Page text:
"I have never before had this kind of community dialogue where I got to understand the different programmes of our local government, and how we can take action together. Thank you for hearing us out.” – Dado Pagaragan, President of the Senior Citizen’s Group, Barangay Ligaya
Without local people, this project would not be possible. We depend on communities to act as the eyes and ears on the forest floor, documenting changes in the forest in real time through local monitoring programmes. That’s why it’s crucial to make the link between local people and the decisions made about their forests.
Gabaldon community members and government staff map important habitats © Haribon Foundation
This method has already been proven to work. In early 2017 in Gabaldon, the Phillipines, our Partner the Haribon Foundation linked villagers and community leaders to local forest wardens and officials. This catalysed a dialogue which resulted in over 8,000 hectares of forest getting one step closer to becoming a legally protected area. And it’s not just the forest that benefits.
“By protecting Mount Minigan, we are also protecting the future of Gabaldon and its people”, says Noel Resurreccion, Haribon Foundation Project Manager.
We will be working alongside local communities at all of our key landscapes. Here are just a few examples of the key players whose vital input we will be relying upon throughout the project:
Belum-Temengor Forest Complex, Malaysia
The forests of Belum-Temengor are home to about 2,000-3,000 indigenous peoples (called Orang Asli) of Jahai and Temiar tribes, who have lived there for generations. Their livelihood depends heavily on the collection of non-timber forest produce such as wild honey, agarwood, rattan and medicinal plants. Most villages also plant rubber to supplement their income. In addition, some villagers are involved in nature tourism as guides or porters, or undertake odd jobs at Pulau Banding jetty or Gerik town.
The Orang Asli community plays an integral part in the Malaysian Nature Society (MNS)’s conservation of these rich forests. The MNS Hornbill Conservation Project works with Orang Asli villagers by nurturing and mentoring them to be Hornbill Guardians in their landscape. They are provided with the training and resources annually search, locate and monitor hornbill nests and conduct seasonal population counts of the migratory Plain-pouched Hornbills. By involving local indigenous peoples in hornbill conservation and forest resource monitoring, MNS is making a valuable contribution to to Target 2 of Malaysia’s National Policy on Biological Diversity.
Mount Irid-Angelo, The Phillipines
The forests of Mount Irid-Angelo are inhabited by the indigenous Dumagat people, who belong to the Agta-Negrito group. In the past, they lived in coastal areas. However, they were later pushed by development and Spanish colonisation from the lowlands into the mountains to live a semi-nomadic lifestyle.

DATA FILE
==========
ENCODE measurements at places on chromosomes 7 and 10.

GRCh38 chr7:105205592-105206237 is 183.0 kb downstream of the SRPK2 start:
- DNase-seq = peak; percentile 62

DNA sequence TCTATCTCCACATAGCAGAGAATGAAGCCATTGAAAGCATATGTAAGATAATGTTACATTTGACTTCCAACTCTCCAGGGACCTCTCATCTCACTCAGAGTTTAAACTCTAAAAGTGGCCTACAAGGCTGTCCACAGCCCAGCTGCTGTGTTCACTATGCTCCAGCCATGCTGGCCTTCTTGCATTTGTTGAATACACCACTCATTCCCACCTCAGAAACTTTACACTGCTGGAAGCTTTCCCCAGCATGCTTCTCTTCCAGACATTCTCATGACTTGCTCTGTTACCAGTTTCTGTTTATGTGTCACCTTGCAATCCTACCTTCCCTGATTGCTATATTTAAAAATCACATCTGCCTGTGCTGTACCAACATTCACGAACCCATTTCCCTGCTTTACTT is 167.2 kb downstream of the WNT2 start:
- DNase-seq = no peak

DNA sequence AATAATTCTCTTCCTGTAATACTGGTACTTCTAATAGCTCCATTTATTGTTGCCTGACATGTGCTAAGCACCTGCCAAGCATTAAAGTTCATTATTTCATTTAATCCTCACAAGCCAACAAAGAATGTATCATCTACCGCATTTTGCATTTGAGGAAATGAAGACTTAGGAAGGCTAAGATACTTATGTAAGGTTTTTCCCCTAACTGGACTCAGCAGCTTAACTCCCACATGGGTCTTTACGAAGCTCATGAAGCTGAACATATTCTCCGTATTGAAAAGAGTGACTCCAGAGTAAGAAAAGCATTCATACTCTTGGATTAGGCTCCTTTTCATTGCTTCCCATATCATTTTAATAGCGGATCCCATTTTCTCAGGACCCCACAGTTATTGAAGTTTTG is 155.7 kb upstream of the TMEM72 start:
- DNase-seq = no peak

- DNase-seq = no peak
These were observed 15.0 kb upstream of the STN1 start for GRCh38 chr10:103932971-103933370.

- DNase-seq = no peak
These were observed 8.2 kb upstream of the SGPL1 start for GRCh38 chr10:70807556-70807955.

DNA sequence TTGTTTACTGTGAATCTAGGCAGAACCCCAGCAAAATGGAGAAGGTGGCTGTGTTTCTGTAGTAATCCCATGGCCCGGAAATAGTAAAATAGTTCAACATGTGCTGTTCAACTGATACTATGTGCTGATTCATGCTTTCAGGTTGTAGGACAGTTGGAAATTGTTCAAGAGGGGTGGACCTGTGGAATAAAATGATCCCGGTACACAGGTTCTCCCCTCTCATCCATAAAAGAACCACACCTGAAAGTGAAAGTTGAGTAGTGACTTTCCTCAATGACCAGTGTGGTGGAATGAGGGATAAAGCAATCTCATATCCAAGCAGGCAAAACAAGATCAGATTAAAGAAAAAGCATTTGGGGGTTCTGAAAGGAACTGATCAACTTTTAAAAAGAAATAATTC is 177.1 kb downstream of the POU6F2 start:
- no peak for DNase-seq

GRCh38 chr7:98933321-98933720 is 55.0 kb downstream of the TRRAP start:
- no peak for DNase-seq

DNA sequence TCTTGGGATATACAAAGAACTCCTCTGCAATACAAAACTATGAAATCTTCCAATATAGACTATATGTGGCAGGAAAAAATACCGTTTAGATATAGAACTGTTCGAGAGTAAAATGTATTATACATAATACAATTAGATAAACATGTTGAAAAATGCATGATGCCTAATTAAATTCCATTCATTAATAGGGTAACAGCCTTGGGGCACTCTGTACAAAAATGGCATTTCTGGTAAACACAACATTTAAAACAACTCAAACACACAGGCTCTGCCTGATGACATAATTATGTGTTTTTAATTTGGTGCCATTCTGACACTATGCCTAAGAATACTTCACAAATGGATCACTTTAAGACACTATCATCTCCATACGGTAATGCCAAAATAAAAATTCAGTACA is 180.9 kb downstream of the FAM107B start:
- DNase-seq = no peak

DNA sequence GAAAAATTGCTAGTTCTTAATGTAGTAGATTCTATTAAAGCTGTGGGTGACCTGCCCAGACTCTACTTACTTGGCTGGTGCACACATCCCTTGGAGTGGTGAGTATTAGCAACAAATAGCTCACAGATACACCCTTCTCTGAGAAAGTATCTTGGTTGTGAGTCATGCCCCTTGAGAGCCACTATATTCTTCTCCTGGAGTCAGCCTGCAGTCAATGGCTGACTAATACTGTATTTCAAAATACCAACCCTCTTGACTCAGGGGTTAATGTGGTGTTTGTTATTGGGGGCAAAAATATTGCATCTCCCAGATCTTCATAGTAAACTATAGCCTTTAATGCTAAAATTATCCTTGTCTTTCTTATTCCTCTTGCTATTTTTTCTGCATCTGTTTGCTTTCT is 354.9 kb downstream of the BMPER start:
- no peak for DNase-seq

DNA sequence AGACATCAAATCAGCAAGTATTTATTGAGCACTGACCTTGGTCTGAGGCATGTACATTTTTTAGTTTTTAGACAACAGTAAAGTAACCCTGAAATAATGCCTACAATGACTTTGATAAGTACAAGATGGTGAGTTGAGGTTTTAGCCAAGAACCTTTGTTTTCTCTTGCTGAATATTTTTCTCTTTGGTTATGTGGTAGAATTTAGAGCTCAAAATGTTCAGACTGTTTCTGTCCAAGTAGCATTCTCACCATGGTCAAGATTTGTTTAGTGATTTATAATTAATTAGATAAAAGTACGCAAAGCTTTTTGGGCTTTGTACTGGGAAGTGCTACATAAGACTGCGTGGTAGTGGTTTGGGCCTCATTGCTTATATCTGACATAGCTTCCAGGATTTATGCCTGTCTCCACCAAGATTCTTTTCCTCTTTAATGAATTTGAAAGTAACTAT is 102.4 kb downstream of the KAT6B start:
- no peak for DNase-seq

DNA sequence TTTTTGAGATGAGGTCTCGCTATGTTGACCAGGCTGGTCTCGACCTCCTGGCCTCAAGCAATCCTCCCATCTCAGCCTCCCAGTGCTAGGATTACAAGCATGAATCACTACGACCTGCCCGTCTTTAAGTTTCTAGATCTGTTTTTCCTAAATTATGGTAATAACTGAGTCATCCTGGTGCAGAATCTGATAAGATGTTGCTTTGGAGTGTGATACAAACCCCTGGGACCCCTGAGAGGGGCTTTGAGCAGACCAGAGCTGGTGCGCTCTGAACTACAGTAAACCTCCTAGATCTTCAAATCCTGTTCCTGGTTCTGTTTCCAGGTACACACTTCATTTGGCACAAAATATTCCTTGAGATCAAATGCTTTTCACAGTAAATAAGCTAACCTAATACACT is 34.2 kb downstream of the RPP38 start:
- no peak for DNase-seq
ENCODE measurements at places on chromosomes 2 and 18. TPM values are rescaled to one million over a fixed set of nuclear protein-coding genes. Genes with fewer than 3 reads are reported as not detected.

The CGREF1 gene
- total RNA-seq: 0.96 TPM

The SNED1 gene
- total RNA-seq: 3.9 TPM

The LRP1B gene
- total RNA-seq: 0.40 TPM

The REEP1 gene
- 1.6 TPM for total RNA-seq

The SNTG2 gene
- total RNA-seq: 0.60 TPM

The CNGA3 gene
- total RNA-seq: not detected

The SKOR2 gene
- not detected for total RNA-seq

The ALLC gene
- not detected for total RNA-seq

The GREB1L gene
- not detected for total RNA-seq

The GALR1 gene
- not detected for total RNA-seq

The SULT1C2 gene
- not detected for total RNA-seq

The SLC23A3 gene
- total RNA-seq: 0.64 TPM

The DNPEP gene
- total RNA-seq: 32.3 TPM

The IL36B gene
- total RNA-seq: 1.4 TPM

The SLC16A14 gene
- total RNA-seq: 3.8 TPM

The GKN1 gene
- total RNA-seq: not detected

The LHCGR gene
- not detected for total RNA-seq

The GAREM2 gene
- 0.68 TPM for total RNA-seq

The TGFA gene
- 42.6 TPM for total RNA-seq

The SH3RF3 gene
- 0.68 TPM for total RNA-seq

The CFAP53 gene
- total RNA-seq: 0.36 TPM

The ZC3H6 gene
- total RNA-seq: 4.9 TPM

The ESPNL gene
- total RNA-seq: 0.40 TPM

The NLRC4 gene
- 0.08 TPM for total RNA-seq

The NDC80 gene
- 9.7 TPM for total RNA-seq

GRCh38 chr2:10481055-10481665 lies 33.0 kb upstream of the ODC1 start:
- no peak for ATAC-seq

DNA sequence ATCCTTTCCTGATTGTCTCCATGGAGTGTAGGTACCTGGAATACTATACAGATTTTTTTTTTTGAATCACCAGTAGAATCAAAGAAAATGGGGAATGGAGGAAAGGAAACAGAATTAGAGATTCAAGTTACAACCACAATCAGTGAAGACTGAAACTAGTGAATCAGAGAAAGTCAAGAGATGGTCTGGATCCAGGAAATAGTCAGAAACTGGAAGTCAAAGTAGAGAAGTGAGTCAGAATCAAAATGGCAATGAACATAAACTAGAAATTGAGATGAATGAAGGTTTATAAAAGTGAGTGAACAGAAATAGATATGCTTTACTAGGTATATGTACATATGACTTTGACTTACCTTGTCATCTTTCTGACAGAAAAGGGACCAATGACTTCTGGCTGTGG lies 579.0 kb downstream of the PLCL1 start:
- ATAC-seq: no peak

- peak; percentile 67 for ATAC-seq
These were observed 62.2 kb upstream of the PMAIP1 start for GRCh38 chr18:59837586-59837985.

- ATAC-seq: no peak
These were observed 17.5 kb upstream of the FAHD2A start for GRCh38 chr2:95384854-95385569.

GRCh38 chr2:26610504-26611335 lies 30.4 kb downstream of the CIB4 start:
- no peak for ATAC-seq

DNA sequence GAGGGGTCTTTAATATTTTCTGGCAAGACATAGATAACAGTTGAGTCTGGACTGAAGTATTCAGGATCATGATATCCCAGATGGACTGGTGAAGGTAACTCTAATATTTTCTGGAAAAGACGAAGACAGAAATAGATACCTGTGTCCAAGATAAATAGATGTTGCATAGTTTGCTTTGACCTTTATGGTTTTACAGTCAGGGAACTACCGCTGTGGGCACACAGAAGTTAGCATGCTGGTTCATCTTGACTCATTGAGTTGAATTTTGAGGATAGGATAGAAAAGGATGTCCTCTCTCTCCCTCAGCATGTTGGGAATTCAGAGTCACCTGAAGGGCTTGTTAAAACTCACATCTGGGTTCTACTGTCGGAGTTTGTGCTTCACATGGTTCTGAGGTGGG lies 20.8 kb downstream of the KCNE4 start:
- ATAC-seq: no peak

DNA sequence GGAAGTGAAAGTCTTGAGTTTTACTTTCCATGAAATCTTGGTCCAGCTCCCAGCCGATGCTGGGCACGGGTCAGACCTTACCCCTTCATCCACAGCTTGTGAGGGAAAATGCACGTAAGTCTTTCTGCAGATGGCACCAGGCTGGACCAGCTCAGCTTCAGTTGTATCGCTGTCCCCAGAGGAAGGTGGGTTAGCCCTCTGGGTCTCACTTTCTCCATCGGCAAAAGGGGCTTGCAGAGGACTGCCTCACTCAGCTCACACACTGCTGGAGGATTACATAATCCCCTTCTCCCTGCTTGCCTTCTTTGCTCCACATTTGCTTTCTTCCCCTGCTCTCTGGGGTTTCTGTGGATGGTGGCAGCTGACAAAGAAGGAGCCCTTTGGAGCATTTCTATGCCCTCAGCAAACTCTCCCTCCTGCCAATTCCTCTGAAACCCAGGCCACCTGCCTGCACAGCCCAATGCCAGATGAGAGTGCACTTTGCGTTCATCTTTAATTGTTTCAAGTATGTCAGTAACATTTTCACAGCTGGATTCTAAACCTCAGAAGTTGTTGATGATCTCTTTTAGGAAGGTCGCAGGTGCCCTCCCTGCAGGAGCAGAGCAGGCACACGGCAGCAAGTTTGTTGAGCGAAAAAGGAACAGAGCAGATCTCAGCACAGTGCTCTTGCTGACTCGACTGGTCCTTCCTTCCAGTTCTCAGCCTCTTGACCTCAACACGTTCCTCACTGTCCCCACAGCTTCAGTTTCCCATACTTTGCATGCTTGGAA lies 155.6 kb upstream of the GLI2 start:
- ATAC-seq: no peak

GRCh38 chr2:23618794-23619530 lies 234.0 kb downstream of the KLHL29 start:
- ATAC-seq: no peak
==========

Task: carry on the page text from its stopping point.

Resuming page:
These days, the Dumagat people live in permanent settlements and make a living from hunting and gathering of forest products. They also practice subsistence farming, cultivating crops like cassava and in some cases rice. Through its conservation projects in the Irid-Angelo landscape, the Haribon Foundation has actively engaged indigenous Dumagat communities in its outreach activities.
Toricelli Mountain Range, Papua New Guinea
The Tenkile Conservation Alliance works directly with 13,000 people from 50 villages situated at the southern foothills of the Torricelli Mountain Range, Papua New Guinea. The communities consist of ten different language and cultural groups, with Melanesian Pidgin English as the most commonly used language today. Traditionally a hunter-gatherer society, with the introduction of globalisation and modernisation communities have shifted to subsistence agriculture, with cocoa and vanilla as the primary cash crops.
The communities are currently faced with making tough environmental and development decisions concerning their land, which is owned entirely by the local people (rather than the Government, which is more usually the case). The Tenkile Conservation Alliance assists communities in making informed decisions that maximise the wellbeing of their communities, and allow them their own freedom of choice as they advance into the 21st century.
People living within the Mbeliling landscape, in West Manggarai District of Flores, Indonesia, are stewards of both protected forests and production forests upon which their livelihoods depend. Living across 27 villages within the project landscape, residents maintain agroforests, rice fields and livestock. These community-managed forests are a vital refuge to species such as the globally-threatened Flores Scops-owl, whilst the spectacular Komodo dragon inhabits the nearby savannah.
Burung Indonesia has worked with the 27 Mbeliling villages to present visions for land use and livelihood development that fit each individual village’s needs. Over four years, the agreements succeeded in protecting forested areas and securing legal recognition of non-timber forest produce harvesting as a key part of livelihood development. Going forward, the project aims to protect forest areas, enhance agricultural productivity and empower communities.
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